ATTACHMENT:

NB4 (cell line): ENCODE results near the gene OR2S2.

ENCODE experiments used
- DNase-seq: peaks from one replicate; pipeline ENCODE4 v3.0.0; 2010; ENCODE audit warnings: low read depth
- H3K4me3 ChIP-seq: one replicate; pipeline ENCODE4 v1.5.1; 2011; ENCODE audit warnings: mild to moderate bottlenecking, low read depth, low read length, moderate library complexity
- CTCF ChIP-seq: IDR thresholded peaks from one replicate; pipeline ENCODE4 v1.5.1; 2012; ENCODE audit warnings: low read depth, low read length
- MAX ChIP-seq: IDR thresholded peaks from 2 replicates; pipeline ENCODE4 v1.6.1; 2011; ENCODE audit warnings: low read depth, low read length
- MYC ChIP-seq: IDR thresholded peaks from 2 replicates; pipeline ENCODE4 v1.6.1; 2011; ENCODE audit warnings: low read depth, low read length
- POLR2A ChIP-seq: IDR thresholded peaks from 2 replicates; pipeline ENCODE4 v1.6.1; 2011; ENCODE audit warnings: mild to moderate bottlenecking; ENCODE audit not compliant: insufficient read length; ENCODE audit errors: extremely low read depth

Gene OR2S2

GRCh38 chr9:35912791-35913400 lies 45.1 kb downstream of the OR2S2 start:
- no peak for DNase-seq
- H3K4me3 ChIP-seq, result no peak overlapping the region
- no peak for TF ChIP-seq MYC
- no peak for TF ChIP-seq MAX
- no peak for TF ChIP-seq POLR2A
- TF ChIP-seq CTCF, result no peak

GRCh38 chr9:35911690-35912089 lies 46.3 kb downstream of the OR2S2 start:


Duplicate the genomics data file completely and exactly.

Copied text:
NB4 (cell line): ENCODE results near the gene OR2S2.

ENCODE experiments used
- DNase-seq: peaks from one replicate; pipeline ENCODE4 v3.0.0; 2010; ENCODE audit warnings: low read depth
- H3K4me3 ChIP-seq: one replicate; pipeline ENCODE4 v1.5.1; 2011; ENCODE audit warnings: mild to moderate bottlenecking, low read depth, low read length, moderate library complexity
- CTCF ChIP-seq: IDR thresholded peaks from one replicate; pipeline ENCODE4 v1.5.1; 2012; ENCODE audit warnings: low read depth, low read length
- MAX ChIP-seq: IDR thresholded peaks from 2 replicates; pipeline ENCODE4 v1.6.1; 2011; ENCODE audit warnings: low read depth, low read length
- MYC ChIP-seq: IDR thresholded peaks from 2 replicates; pipeline ENCODE4 v1.6.1; 2011; ENCODE audit warnings: low read depth, low read length
- POLR2A ChIP-seq: IDR thresholded peaks from 2 replicates; pipeline ENCODE4 v1.6.1; 2011; ENCODE audit warnings: mild to moderate bottlenecking; ENCODE audit not compliant: insufficient read length; ENCODE audit errors: extremely low read depth

Gene OR2S2

GRCh38 chr9:35912791-35913400 lies 45.1 kb downstream of the OR2S2 start:
- no peak for DNase-seq
- H3K4me3 ChIP-seq, result no peak overlapping the region
- no peak for TF ChIP-seq MYC
- no peak for TF ChIP-seq MAX
- no peak for TF ChIP-seq POLR2A
- TF ChIP-seq CTCF, result no peak

GRCh38 chr9:35911690-35912089 lies 46.3 kb downstream of the OR2S2 start: